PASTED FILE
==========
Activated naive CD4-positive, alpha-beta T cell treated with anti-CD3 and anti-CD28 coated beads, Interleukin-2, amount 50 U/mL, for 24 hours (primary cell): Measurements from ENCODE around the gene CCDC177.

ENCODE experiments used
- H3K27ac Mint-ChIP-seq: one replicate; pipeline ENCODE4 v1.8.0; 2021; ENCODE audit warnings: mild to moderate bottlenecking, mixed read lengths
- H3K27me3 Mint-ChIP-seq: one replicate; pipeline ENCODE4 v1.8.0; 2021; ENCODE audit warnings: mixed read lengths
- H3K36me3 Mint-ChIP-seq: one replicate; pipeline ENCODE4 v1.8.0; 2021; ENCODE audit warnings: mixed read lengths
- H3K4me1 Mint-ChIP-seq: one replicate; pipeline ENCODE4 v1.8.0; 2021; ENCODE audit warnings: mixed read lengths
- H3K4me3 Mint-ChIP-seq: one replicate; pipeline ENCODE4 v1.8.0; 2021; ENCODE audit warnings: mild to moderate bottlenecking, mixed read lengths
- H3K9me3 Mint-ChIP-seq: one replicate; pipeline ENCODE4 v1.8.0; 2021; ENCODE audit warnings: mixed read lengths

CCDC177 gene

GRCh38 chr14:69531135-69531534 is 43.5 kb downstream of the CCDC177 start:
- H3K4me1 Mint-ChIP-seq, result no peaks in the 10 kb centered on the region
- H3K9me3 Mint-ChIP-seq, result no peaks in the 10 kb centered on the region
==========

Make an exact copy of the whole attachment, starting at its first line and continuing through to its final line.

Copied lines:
Activated naive CD4-positive, alpha-beta T cell treated with anti-CD3 and anti-CD28 coated beads, Interleukin-2, amount 50 U/mL, for 24 hours (primary cell): Measurements from ENCODE around the gene CCDC177.

ENCODE experiments used
- H3K27ac Mint-ChIP-seq: one replicate; pipeline ENCODE4 v1.8.0; 2021; ENCODE audit warnings: mild to moderate bottlenecking, mixed read lengths
- H3K27me3 Mint-ChIP-seq: one replicate; pipeline ENCODE4 v1.8.0; 2021; ENCODE audit warnings: mixed read lengths
- H3K36me3 Mint-ChIP-seq: one replicate; pipeline ENCODE4 v1.8.0; 2021; ENCODE audit warnings: mixed read lengths
- H3K4me1 Mint-ChIP-seq: one replicate; pipeline ENCODE4 v1.8.0; 2021; ENCODE audit warnings: mixed read lengths
- H3K4me3 Mint-ChIP-seq: one replicate; pipeline ENCODE4 v1.8.0; 2021; ENCODE audit warnings: mild to moderate bottlenecking, mixed read lengths
- H3K9me3 Mint-ChIP-seq: one replicate; pipeline ENCODE4 v1.8.0; 2021; ENCODE audit warnings: mixed read lengths

CCDC177 gene

GRCh38 chr14:69531135-69531534 is 43.5 kb downstream of the CCDC177 start:
- H3K4me1 Mint-ChIP-seq, result no peaks in the 10 kb centered on the region
- H3K9me3 Mint-ChIP-seq, result no peaks in the 10 kb centered on the region